The company has been actively involved in the foundation of a new initiative called the United Repair Centre. Situated in Amsterdam, any brand is able to partner with this organization to make use of its repair specialists, its reserves of technical materials and components, and its logistics services too.
This third-party approach helps those brands that aren’t able to overcome the workforce, materials supply and logistical challenges that brands face with the in-house repair. And more of these third-party centers are starting to pop up across Europe.
One such example is the Snowdonia Gear Repair center in Llanberis, North Wales. Rosanna Watson founded the business in 2021 when she realized that her background in engineering, paired with her love of sewing, provided the perfect ingredients for a repair shop in an area where she says the demand for the service “became clearly obvious.” Her business is a member of a collective known as Re-Action, which works to implement circular models to reduce waste and carbon emissions, and as part of this, she now works on repairs for brands including Fjallraven, Cotopaxi and Mountain Equipment.
“As a third-party repairer, it’s easier to scale and batch jobs as we have a range of work from multiple brands,” says Watson. “We also often do work which is beyond the remit of a brand, including repairing vintage backpacks which are 20+ years old and making alterations and customizations.”
Desire for repair creating a “feedback loop to design departments”
The other option for brands is to make products that are designed specifically so that they can be repaired more easily in-house. This, as Watson points out, is starting to become more commonplace. “As popularity for repairs increases, we’re seeing a feedback loop forming to design departments,” she explains. “So eventually, gear should get easier to repair.”
But making gear easier to repair, she believes, will require a move away from the constant drive towards lightweight gear. “It means thinner fabrics, reduced seam allowances and smaller hardwear, all of which reduce longevity and make items harder to repair. Bonded seams also present their own challenges and are becoming more commonplace on all gear, even non-waterproof items.”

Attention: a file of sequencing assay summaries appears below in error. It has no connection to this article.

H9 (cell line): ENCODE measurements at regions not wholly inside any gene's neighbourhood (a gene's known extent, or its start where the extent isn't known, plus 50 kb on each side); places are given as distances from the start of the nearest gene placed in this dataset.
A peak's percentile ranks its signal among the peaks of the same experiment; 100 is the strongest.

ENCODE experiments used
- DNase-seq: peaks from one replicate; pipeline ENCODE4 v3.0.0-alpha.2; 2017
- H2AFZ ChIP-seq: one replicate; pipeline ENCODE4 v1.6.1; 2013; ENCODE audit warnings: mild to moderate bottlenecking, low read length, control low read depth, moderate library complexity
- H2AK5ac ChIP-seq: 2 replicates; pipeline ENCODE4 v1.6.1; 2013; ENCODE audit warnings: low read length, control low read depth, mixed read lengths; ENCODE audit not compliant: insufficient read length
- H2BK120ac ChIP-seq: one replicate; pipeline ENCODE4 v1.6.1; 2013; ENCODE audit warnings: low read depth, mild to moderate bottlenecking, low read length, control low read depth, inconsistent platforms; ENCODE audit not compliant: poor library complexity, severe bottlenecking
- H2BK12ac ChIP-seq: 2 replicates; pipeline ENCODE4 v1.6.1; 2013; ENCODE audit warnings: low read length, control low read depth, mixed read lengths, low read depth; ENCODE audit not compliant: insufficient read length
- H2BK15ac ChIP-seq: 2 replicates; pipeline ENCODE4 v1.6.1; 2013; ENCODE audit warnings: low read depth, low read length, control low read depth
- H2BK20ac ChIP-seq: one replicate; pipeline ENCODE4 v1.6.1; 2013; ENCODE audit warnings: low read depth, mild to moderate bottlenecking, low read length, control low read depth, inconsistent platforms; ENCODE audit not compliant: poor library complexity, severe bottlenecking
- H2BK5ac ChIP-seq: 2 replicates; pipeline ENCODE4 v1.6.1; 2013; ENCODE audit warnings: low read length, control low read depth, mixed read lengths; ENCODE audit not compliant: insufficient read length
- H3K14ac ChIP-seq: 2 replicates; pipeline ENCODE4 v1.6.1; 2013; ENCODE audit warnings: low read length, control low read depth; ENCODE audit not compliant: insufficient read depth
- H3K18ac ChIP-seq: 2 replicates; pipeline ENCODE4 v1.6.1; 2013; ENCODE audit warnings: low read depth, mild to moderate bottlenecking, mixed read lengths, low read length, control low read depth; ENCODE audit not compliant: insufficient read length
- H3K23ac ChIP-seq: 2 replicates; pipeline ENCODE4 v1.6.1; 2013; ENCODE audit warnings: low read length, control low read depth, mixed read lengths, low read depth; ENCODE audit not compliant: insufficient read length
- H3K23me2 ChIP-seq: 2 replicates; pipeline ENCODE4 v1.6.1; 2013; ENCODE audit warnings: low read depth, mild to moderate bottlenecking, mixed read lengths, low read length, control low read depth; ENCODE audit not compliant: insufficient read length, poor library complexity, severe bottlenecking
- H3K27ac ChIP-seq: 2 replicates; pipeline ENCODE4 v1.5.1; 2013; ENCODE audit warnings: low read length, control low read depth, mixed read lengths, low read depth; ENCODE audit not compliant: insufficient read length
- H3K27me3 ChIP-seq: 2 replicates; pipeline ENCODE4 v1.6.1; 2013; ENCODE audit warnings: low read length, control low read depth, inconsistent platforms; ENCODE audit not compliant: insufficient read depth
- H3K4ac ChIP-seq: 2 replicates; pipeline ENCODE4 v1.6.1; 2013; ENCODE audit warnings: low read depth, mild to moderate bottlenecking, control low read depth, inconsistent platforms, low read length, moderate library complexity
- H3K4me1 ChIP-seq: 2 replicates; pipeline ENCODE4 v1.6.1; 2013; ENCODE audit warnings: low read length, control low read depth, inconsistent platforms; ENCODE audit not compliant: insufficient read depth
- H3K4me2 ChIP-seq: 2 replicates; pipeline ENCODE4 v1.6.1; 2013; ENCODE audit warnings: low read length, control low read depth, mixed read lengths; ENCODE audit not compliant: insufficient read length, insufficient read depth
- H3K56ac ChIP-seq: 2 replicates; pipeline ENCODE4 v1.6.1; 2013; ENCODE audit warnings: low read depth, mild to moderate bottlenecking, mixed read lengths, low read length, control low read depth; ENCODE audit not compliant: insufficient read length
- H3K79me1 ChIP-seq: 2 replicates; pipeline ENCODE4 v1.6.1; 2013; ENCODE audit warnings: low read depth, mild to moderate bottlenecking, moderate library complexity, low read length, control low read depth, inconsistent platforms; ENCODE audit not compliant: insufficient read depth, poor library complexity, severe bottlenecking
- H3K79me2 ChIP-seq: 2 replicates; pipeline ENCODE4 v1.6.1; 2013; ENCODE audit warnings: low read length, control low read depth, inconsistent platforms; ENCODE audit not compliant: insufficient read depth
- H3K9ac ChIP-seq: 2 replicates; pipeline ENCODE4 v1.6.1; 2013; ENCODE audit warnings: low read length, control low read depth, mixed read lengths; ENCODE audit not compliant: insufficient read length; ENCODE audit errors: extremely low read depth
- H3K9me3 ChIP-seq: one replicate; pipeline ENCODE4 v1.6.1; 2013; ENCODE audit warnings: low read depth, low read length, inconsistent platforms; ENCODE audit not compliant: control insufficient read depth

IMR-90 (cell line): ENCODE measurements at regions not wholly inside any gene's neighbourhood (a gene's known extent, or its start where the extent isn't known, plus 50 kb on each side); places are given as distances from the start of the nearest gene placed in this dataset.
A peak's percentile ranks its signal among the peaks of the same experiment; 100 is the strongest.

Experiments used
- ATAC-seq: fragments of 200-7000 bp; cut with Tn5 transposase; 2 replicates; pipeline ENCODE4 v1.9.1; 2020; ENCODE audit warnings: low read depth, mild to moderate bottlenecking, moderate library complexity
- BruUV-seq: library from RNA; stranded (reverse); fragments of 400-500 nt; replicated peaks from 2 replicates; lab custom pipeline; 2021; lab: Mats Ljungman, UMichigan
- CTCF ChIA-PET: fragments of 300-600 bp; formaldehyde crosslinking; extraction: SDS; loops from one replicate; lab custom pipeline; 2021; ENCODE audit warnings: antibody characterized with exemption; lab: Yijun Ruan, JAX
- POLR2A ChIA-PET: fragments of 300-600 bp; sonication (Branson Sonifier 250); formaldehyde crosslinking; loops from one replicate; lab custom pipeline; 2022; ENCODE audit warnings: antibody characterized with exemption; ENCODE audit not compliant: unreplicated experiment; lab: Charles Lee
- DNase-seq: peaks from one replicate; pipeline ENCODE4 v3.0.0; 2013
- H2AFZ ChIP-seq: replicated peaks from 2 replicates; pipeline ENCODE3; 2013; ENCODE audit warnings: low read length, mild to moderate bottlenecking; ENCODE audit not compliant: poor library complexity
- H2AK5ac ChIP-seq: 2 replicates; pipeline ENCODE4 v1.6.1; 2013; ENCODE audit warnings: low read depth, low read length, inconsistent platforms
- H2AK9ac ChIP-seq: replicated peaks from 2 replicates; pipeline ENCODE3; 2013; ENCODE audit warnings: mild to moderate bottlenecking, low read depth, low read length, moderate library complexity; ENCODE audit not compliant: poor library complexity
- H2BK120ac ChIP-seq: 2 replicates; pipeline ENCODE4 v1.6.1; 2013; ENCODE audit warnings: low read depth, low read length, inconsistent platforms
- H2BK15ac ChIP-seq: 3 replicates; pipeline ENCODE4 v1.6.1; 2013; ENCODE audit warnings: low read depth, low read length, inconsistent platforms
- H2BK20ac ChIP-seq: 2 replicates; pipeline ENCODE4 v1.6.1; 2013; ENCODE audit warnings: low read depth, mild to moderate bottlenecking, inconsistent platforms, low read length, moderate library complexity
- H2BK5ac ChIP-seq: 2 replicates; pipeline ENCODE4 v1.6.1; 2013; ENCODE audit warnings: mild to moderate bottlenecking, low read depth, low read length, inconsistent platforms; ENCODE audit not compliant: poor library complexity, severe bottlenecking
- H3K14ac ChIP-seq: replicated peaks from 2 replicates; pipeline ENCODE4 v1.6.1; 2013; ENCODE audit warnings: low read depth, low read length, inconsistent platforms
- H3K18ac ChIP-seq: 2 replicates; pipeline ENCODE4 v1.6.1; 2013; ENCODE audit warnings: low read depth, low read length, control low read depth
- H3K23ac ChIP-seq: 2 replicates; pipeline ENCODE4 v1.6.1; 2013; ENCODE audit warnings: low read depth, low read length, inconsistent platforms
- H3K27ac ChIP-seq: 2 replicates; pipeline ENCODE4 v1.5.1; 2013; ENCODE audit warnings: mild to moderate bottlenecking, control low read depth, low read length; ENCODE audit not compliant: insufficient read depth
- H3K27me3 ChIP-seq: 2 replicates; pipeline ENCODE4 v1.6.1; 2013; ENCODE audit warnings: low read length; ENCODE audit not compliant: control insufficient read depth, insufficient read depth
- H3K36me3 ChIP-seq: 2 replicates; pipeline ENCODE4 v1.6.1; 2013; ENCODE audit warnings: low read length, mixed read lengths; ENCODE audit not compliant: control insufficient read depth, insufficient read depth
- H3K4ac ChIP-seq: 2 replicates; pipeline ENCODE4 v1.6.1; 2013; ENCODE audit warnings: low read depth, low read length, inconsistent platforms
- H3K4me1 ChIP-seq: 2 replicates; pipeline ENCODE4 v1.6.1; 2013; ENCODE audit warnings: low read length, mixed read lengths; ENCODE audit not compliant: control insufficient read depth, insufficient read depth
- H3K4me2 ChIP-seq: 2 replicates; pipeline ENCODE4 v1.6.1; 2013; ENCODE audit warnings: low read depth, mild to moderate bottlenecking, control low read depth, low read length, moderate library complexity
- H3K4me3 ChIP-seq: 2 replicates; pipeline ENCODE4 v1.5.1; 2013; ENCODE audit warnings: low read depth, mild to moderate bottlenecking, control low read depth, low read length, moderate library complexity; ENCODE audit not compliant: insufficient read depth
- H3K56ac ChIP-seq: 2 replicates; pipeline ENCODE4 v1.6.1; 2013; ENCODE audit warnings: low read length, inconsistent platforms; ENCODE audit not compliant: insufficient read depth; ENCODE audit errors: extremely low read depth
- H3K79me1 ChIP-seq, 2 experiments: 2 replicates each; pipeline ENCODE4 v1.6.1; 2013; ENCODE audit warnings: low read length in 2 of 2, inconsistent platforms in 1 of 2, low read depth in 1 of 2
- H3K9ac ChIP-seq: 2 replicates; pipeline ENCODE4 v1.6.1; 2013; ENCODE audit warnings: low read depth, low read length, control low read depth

It’s highly likely that the growth of this move towards repairability in design will also be sped up by the introduction of the European Union’s Extended Producer Responsibility legislation which will make manufacturers more responsible for the post-purchase lifespan of their products, thus incentivizing them to make products that will last longer. “Mass consumerism isn’t going to make money like it used to,” says Watson. “I think anyone with an eye on the future is going to see that soon.”
Repairs: Knowledge is power
Finally, what’s perhaps the most environmentally sound approach for brands to take is to assist consumers in their right to repair, not just by designing their products to be easier to repair post-purchase but also giving customers all the information they need for this too.
Again, Patagonia has been active in this, producing a series of DIY repair tutorials. Arc’teryx, Deuter and Vaude have also produced similar guides while, more recently, camping gear manufacturer, Exped, has published a series of free videos explaining how to repair punctures and replace valves on camping mats.
Ultimately, true stewardship necessitates not only products that are designed for repair but also the knowledge and tools to mend. Progress will inevitably happen if brands can help to pass their expertise on to consumers.
As the curtain falls on a world tuned into disposability, the rise of repair is a clarion call for learning, collaboration, innovation and a collective commitment to crafting a planet-friendly legacy.